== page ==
WASHINGTON: A killer asteroid has become the subject of myriad online jokes and memes, but “planetary defense” is a deadly serious international security endeavor involving scientists around the world — with NASA set in September to undertake a world-first effort to deflect a (non-threatening) asteroid off its natural course.
Meanwhile, eyebrows were raised this month after the publication of a scientific paper by Chinese scientists that proposed placing satellites in cislunar space to act as an early warning system for asteroids, or even to physically alter their paths. That paper was theoretical, but reflects a genuine interest from the Chinese government in detecting and heading off dangerous Near-Earth Objects (NEOs) before they get too close.
But like in so many other areas, that scientific quest also has become yet another source of suspicion and tension between the US and China.
This is perhaps unsurprising. In both the US and China, the military has a role in research and development of foundational technologies for moving or destroying a giant space boulder headed for Earth. And broadly, many of those technologies, from kamikaze spacecraft to nuclear missiles, could be used as weapons.
The kerfuffle over the news reports about the scientific paper, said Secure World Foundation’s Victoria Samson, highlights the increasing risks of misunderstanding as tensions mount between the US and China over space activities, and the need for governments to be transparent about their proposed research efforts.
“There is a need to clarify intentions and to be as transparent as possible so that programs … are not misunderstood to be offensive in nature,” she said.
New US Focus On NEOs
NEOs have been an issue of concern for space scientists and military space leaders for some three decades, but until recently research on detecting potentially dangerous asteroids languished in budgetary limbo with no centralized government sponsor.
In 2018, the White House published a “National Near-Earth Object Preparedness Strategy and Action Plan” [PDF] that named NASA as the lead agency. And in 2019, the National Science and Technology Council set up an interagency working group to implement the plan, including: the Defense Department, NASA, the Office of Management and Budget, and the Departments of Commerce, State and Homeland Security. That group issued its first report [PDF] in January 2021.
Planetary defense further was included in the 2020 memorandum of understanding between NASA and the Space Force on cooperative research, which also focused on mutual interests such as space situational awareness in the vast volume of cislunar space between the Earth’s outer orbit and that of the Moon.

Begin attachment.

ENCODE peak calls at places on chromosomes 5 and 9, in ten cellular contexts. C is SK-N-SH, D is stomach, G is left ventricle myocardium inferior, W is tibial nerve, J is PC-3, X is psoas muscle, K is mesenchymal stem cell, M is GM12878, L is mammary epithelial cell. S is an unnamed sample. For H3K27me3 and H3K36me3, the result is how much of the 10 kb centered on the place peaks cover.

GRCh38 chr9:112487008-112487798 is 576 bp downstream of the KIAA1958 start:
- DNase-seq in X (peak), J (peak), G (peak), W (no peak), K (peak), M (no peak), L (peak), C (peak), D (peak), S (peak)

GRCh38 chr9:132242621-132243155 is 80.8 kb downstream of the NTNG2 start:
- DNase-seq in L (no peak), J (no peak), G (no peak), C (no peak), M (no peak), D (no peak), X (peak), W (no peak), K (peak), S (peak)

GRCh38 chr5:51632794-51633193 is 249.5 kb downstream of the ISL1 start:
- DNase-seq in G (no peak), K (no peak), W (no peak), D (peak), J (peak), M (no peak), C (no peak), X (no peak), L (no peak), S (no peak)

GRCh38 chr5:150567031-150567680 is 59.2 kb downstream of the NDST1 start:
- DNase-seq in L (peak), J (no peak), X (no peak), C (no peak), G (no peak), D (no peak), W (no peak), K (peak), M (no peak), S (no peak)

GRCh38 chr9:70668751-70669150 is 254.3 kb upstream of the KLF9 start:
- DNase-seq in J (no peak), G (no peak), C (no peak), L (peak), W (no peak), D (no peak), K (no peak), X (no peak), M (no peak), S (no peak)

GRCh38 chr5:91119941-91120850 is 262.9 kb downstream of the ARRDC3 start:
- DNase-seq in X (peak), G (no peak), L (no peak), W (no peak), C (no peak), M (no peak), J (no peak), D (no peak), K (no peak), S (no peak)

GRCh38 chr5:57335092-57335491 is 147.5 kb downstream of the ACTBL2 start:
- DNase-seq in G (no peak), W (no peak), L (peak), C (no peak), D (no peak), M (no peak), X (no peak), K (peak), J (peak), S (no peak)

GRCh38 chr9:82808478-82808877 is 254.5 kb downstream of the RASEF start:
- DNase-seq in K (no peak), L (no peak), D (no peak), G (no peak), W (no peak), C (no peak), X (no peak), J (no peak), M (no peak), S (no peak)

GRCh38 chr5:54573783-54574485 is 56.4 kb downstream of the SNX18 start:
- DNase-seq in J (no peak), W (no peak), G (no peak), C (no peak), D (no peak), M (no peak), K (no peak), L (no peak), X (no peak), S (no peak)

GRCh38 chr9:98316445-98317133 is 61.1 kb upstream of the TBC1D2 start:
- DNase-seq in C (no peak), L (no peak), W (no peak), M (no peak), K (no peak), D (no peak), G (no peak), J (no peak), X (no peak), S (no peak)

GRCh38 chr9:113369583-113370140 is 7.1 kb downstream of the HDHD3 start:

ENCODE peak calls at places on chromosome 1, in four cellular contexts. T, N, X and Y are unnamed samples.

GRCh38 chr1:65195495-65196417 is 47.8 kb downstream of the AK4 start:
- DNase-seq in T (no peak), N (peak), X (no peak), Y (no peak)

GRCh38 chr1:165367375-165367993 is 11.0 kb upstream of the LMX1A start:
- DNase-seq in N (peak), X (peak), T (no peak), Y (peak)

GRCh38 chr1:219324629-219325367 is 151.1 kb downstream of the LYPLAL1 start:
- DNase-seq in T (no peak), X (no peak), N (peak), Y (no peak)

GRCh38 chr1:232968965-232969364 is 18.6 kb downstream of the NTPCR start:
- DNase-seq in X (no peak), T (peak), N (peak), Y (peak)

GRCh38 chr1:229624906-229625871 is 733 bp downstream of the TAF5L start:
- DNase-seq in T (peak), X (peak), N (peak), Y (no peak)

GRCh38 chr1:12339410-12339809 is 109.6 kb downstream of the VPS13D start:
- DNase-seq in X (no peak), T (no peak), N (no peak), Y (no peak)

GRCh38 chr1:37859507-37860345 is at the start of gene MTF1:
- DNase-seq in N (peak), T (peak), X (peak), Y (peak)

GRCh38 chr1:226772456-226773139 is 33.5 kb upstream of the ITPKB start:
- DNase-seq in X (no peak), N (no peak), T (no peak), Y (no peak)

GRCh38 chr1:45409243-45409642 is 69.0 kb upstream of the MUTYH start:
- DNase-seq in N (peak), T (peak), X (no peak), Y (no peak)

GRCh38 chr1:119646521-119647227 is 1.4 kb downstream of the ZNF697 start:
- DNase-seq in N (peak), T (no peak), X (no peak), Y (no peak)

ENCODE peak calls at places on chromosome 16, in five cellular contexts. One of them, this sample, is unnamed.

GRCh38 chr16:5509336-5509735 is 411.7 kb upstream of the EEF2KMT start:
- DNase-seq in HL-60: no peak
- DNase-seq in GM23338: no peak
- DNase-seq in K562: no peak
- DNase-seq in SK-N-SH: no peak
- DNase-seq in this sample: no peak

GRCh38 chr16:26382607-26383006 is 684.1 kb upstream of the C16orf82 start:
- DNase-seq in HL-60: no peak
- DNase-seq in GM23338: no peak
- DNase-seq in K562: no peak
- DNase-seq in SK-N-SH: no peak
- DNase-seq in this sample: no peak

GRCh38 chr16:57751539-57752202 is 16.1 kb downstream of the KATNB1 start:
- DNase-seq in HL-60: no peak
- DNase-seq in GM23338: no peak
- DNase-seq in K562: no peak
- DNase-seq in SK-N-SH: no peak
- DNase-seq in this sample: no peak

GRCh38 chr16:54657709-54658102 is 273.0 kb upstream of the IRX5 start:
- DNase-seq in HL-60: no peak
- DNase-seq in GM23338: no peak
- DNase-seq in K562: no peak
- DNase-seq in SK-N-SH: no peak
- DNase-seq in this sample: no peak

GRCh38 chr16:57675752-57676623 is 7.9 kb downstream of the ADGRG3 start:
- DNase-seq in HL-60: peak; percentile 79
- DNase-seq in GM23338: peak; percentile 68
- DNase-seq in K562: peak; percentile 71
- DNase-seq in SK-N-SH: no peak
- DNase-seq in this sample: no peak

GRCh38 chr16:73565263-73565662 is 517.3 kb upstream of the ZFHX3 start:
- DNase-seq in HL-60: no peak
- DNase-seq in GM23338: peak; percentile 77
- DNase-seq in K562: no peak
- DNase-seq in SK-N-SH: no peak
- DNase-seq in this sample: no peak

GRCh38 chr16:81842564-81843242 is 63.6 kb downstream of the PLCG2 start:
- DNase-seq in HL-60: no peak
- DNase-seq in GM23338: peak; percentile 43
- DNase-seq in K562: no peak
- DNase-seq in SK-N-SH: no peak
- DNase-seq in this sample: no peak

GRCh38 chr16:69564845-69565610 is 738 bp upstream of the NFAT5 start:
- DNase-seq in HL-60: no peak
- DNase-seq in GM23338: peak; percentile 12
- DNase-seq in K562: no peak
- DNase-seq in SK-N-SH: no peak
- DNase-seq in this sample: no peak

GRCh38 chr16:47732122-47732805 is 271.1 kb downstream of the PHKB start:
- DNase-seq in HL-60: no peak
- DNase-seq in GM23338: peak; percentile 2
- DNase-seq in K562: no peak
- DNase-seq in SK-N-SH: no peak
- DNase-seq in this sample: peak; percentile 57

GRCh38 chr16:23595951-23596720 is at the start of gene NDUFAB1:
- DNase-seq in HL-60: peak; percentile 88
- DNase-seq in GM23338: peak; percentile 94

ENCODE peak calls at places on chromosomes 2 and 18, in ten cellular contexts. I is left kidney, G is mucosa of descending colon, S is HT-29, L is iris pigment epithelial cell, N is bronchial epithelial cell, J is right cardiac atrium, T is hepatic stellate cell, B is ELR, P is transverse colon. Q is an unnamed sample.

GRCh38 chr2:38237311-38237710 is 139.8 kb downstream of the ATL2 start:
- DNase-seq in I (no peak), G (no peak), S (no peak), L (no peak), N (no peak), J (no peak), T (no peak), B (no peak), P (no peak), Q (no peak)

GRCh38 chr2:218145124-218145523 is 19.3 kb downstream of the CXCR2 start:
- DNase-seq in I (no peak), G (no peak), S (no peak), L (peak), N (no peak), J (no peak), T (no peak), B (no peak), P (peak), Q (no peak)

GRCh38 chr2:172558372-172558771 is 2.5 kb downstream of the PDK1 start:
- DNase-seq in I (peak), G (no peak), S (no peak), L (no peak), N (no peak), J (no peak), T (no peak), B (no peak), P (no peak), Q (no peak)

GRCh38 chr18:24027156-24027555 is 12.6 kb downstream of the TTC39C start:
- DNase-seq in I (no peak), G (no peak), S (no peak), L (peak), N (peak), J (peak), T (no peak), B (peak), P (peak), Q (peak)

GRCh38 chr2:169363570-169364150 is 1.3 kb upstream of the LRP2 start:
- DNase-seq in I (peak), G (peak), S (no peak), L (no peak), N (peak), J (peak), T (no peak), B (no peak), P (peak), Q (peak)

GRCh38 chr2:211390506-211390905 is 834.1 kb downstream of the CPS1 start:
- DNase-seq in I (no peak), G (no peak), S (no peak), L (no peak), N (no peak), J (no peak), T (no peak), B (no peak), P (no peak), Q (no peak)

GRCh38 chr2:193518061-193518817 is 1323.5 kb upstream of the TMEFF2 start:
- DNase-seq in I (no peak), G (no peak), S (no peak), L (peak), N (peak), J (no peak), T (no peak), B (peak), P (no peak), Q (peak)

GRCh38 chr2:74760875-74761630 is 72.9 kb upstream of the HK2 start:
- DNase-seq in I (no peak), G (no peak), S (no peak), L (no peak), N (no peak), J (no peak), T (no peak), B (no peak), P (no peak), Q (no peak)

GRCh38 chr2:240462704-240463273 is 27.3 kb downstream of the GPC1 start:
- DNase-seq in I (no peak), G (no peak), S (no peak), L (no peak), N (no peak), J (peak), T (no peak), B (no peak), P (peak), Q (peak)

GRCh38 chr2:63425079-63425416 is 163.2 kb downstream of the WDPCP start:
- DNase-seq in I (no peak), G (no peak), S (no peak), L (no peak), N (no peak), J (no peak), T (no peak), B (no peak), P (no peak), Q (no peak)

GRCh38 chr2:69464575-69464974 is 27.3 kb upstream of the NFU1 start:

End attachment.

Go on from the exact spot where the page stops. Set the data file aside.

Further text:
This year, planetary defense for the first time was among the top priorities for future research by NASA, and other government research agencies, including the Defense Department, laid out in the latest National Academies’ “decadal survey” on planetary sciences and astrobiology.
Published in April, the study, “Origins, Worlds, and Life: A Decadal Strategy for Planetary Science and Astrobiology 2023-2032,” provides a scientific consensus on research needs in the field over the next 10 years. While not legally binding, the study is used by the White House and Congress to focus interagency efforts and, in particular, NASA’s budget.
“The threat to Earth from potentially hazardous objects is a low-probability yet high-consequence hazard recognized and documented in several academic and government reports. Efforts to address this threat are most effective when undertaken on a continuous, long-term basis through cooperation between NASA, [the National Science Foundation], U.S. Space Command, and other U.S. government entities,” the study said.
Among the survey’s recommendations was that NASA and SPACECOM work more closely together and exchange information on detection of NEOs, including in cislunar orbits.
NASA’s DART: Ramming Speed, Mr. Sulu!
In the fictional Star Trek, “ramming speed” is the signal for the ship’s navigator, Hikaru Sulu (played by the inimitable George Takei) to throttle up the USS Enterprise in order to bash into an otherwise unstoppable enemy. Similarly, the goal of NASA’s Double Asteroid Redirection Test (DART) mission is to autonomously steer a spacecraft into an asteroid, but in the hope of pushing it off course rather than destroying it.